Reaching Costco Nirvana

My new favorite cereal costs twelve dollars a box.  


That’s $12–not $1.20.  Yep, “expensive” cereal has jumped from six dollars a box to twelve dollars a box—only a one hundred percent increase.  Why?  

Because people like me will pay it.  

Why will I pay it?

Because I’m forty-six years old and it’s sold at Costco.  And buying that cereal is my way of going back and assuring my broke, twenty-six year old self—who couldn’t even afford a Costco card—that cleaning other people’s toilets while nine months pregnant was worth it.  (We were apartment managers in a sketchy Portland neighborhood. Our car got stolen the first night we were there. But that’s this whole other story.)

Some people feel they’ve “made it” when they buy a big house or take a cruise; I feel I’ve made it when I buy a twelve-dollar box of cereal at Costco.  Because in my post-apartment-managing mind (which is also riddled with PTSD), a twelve-dollar box of cereal is a luxury reserved for the wealthy—which, if I buy it, obviously includes me.  

This logic applies to all of my Costco purchases.  The more overpriced junk I buy, the more fully I feel that I’ve arrived.  Last week I found myself—the mom who’s always researched recipes, made weekly menus, typed up shopping lists and then hauled my three kids to myriad stores to find the best deal—pulling pre-made meals out of the Costco cooler and tossing them into my cart.  Pre-made, people. I used to coupon, for Pete’s sake.  What had I become?  Not just glamorous and glitzy (though there’s certainly that)  but also lazy and careless. Much as I’d like to blame this buying-instead-of-cooking on getting older and savvier, the hard truth is that I’m also getting older and lazier, at about the same rate.  Am I proud of this newfound apathy? No. Am I too old and lazy to change it? You bet I am.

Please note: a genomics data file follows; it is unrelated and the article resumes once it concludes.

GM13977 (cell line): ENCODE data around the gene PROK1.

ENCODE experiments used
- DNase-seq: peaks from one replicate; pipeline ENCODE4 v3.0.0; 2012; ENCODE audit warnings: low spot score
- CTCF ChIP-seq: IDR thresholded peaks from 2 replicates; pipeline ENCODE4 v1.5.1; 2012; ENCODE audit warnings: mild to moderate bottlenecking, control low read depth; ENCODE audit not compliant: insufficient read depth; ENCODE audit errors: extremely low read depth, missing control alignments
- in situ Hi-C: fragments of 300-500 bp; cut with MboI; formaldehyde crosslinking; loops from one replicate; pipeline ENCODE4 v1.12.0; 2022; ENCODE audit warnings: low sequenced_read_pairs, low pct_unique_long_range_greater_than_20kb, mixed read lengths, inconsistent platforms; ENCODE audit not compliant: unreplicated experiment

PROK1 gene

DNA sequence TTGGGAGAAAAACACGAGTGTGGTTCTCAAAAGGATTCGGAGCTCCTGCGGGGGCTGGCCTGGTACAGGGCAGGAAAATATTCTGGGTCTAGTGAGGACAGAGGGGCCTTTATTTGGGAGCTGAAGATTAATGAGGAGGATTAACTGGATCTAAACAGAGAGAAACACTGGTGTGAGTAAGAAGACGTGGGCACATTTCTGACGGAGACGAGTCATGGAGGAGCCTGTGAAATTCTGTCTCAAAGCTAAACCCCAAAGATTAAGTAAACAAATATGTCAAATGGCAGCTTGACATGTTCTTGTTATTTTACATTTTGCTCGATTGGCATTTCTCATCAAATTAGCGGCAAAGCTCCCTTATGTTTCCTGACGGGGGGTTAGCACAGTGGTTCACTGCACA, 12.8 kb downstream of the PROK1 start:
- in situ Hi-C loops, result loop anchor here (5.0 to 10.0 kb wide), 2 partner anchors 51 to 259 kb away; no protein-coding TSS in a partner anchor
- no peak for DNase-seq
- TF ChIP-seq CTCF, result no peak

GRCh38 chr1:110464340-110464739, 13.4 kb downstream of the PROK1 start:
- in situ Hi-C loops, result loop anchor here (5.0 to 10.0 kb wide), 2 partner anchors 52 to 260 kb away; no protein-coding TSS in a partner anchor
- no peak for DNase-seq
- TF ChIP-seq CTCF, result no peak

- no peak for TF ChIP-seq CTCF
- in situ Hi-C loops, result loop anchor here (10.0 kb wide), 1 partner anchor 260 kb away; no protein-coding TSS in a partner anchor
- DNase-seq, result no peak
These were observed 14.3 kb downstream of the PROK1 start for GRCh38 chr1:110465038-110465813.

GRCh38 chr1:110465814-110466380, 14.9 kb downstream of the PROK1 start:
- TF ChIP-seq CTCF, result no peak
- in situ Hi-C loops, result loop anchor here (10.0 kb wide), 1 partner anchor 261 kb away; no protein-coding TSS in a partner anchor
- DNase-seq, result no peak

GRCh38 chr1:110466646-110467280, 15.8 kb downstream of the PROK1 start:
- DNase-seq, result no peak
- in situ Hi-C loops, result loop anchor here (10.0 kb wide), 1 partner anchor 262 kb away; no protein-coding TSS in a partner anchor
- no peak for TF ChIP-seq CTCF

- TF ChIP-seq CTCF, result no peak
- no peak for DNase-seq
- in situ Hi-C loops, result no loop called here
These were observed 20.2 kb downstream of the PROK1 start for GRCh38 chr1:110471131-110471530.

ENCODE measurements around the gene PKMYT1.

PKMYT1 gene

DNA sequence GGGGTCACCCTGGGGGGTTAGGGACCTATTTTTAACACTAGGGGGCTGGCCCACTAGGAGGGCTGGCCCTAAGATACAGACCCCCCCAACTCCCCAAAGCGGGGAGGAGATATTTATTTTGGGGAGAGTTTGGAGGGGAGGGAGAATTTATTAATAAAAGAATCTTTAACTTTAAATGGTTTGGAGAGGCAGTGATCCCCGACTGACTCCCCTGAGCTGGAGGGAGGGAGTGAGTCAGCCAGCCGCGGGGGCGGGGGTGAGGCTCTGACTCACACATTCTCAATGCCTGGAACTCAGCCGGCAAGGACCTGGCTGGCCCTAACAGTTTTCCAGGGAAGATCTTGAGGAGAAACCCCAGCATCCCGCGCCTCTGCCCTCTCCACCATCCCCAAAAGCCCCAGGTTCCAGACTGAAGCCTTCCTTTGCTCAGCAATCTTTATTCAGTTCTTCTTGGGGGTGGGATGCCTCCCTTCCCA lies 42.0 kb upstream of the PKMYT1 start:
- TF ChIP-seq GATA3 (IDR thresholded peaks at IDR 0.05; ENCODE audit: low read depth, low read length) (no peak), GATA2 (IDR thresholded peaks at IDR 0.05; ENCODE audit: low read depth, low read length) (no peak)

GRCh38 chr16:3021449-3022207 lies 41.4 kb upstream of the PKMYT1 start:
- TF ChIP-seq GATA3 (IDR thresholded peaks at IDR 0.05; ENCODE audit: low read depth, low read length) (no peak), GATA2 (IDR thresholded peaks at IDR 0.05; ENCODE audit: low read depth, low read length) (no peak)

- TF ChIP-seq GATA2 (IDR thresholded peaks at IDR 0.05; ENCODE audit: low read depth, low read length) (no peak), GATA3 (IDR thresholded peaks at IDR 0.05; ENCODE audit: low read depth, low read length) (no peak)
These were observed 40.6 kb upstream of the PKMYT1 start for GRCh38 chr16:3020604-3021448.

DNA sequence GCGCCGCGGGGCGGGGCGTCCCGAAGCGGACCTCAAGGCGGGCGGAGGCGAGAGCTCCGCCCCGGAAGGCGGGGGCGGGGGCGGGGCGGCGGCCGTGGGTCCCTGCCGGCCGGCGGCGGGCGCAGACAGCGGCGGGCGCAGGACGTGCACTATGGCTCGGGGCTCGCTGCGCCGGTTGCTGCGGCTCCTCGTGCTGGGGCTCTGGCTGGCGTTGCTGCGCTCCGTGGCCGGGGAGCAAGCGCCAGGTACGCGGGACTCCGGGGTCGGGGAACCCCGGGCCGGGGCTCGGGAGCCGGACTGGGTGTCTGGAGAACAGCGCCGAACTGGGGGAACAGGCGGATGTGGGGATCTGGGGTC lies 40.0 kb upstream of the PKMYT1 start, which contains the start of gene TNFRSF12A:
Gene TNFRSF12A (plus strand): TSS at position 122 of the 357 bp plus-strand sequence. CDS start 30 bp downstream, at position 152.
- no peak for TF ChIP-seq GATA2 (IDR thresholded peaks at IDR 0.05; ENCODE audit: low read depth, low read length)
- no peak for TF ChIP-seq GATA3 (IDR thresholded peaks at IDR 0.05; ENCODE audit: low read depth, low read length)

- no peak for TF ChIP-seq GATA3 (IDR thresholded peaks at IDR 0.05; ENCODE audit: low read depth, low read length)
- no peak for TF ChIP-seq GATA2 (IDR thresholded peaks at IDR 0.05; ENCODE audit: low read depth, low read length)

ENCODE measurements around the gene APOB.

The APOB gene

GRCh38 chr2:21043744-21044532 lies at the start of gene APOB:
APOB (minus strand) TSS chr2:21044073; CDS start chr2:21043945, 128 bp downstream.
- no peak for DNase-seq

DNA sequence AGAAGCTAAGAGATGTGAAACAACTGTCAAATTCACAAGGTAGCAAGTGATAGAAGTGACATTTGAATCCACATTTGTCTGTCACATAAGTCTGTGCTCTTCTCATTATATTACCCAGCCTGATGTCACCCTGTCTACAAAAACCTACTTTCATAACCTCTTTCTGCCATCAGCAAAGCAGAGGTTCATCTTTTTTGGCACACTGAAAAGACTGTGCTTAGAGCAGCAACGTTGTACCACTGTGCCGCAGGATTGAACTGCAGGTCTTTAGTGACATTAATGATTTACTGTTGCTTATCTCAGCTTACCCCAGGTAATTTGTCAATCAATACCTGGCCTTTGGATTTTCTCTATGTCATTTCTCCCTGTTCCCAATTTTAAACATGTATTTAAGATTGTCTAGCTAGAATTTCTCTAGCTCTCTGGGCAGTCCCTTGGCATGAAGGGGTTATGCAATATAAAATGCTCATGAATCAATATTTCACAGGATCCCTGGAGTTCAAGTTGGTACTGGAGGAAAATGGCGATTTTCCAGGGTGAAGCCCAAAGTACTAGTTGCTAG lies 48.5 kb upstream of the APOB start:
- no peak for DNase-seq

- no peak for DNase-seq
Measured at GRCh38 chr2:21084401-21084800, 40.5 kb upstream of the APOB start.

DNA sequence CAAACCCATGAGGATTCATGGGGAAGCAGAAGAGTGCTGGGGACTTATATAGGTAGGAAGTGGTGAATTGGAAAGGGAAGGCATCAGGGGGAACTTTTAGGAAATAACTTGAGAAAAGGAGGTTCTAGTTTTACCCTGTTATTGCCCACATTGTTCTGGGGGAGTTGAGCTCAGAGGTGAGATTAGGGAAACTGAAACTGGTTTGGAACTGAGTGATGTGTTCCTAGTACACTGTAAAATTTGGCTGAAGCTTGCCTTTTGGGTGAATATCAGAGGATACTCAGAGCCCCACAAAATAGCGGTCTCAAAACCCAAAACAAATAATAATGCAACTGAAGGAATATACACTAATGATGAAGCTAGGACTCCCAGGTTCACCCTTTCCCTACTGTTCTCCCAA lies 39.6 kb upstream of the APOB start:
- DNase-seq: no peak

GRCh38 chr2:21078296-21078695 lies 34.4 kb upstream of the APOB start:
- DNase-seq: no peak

Which barcode sounds good for dinner, dear?

When I was twenty-six, I knew plenty of forty-six year-old mothers who refused to cook for their families; they even seemed proud of it.  “I don’t cook for my kids anymore,” they’d announce, shaking their heads, “it’s just not worth it.” I’d smile and nod while judging them ferociously.  What kind of mother doesn’t cook for her children?  I’d think, my whole twenty-six years brimming with indignation.  Doesn’t she care if her kids eat?  

Now that I’m forty-six, I understand:  NO.  AS A MATTER OF FACT SHE DOES NOT CARE IF HER KIDS EAT.  Because her kids will no longer give her the stinking time of day.  Her kids don’t even show up til after ten most nights.  The years of mommy-coddling-littles are long gone; it’s blood-for-blood with these teenagers now.

Add to that the New Money Factor (see:  twelve dollar box of cereal) and you have the perfect formula for spending money instead of time on our children.  It gets a bad rap in certain parenting circles, but we Costco moms know better.  Some things just work:  Ungrateful kids + crappy reheated food  = more Netflix time for us.  

So the next time our teen comes tromping through the front door wailing “Mom, I’m STARRRRVING!  What’s for dinner?”  we will be justified in our smiling reply:  “Cereal, darling.”  And if they say Cereal? Again?” we’ll simply point to the cost and say “See how much Mommy loves you?  Twelve whole dollars worth, that’s how much!”  

They might have a rebuttal here—something about health and nutrition and a mother’s loving care and blah blah blah, but we won’t have to hear it because we’ll already have Netflix cued up and turned up—way, way up.  The kids can fend for themselves; The Crown starts in November.  I’m just saying.